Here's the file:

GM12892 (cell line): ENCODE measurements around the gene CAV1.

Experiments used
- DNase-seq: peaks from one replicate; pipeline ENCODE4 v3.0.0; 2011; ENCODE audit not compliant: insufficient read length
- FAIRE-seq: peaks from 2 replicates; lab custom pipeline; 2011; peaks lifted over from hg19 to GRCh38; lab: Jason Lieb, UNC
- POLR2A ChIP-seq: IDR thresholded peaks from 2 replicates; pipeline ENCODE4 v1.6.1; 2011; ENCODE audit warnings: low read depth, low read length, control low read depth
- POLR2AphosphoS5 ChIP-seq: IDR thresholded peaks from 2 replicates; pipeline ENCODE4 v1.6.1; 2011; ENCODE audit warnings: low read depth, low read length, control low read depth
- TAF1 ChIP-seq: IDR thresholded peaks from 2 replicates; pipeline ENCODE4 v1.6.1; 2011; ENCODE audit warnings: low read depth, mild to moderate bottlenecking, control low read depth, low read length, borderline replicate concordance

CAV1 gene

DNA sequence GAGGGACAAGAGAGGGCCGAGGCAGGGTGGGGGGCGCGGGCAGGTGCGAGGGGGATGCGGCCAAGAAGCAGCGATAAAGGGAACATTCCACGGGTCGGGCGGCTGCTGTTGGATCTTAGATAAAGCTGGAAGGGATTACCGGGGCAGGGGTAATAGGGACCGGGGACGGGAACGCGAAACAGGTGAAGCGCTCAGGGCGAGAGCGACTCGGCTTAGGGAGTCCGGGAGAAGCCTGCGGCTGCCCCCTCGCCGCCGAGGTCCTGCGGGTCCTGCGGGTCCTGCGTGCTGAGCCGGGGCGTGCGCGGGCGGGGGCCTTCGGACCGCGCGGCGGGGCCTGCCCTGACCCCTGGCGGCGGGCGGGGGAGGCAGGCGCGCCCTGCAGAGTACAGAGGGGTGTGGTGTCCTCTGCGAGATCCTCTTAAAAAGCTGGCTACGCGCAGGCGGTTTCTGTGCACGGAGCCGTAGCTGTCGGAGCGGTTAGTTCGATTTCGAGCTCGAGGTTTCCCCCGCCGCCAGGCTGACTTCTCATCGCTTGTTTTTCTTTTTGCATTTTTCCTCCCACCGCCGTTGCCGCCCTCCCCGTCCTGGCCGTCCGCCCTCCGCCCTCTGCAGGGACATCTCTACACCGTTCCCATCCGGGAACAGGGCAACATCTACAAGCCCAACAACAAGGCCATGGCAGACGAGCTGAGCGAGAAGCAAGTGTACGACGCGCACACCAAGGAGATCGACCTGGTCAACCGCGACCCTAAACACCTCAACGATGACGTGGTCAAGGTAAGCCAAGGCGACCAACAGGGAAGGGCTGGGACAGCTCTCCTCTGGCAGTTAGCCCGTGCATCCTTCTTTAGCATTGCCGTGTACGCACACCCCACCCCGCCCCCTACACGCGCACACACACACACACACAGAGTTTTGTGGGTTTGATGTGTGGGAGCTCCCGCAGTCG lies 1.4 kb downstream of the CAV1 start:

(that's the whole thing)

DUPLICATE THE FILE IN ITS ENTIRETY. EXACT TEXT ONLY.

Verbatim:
GM12892 (cell line): ENCODE measurements around the gene CAV1.

Experiments used
- DNase-seq: peaks from one replicate; pipeline ENCODE4 v3.0.0; 2011; ENCODE audit not compliant: insufficient read length
- FAIRE-seq: peaks from 2 replicates; lab custom pipeline; 2011; peaks lifted over from hg19 to GRCh38; lab: Jason Lieb, UNC
- POLR2A ChIP-seq: IDR thresholded peaks from 2 replicates; pipeline ENCODE4 v1.6.1; 2011; ENCODE audit warnings: low read depth, low read length, control low read depth
- POLR2AphosphoS5 ChIP-seq: IDR thresholded peaks from 2 replicates; pipeline ENCODE4 v1.6.1; 2011; ENCODE audit warnings: low read depth, low read length, control low read depth
- TAF1 ChIP-seq: IDR thresholded peaks from 2 replicates; pipeline ENCODE4 v1.6.1; 2011; ENCODE audit warnings: low read depth, mild to moderate bottlenecking, control low read depth, low read length, borderline replicate concordance

CAV1 gene

DNA sequence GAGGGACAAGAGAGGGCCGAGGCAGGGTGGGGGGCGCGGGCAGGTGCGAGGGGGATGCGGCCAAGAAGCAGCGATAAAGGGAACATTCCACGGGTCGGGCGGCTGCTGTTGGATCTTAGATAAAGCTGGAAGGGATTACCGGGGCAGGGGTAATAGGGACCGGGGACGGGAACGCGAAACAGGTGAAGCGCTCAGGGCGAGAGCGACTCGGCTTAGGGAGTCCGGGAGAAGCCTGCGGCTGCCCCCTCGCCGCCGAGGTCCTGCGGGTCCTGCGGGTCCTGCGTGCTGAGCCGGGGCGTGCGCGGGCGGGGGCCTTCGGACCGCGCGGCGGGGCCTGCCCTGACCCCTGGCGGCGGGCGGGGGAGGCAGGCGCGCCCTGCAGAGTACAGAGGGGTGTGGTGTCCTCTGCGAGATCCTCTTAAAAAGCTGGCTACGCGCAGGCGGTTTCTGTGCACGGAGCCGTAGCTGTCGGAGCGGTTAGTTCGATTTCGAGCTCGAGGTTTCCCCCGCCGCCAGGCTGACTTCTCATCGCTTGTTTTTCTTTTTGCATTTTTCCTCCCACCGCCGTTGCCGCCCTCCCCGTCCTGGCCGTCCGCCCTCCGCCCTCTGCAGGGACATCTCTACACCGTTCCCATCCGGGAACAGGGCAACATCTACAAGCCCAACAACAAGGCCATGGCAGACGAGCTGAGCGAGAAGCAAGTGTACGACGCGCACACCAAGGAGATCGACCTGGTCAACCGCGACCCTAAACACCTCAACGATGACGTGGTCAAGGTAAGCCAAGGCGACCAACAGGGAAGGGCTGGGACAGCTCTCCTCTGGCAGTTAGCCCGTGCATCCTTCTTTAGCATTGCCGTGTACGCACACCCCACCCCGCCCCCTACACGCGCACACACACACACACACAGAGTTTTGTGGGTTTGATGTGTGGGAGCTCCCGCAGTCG lies 1.4 kb downstream of the CAV1 start: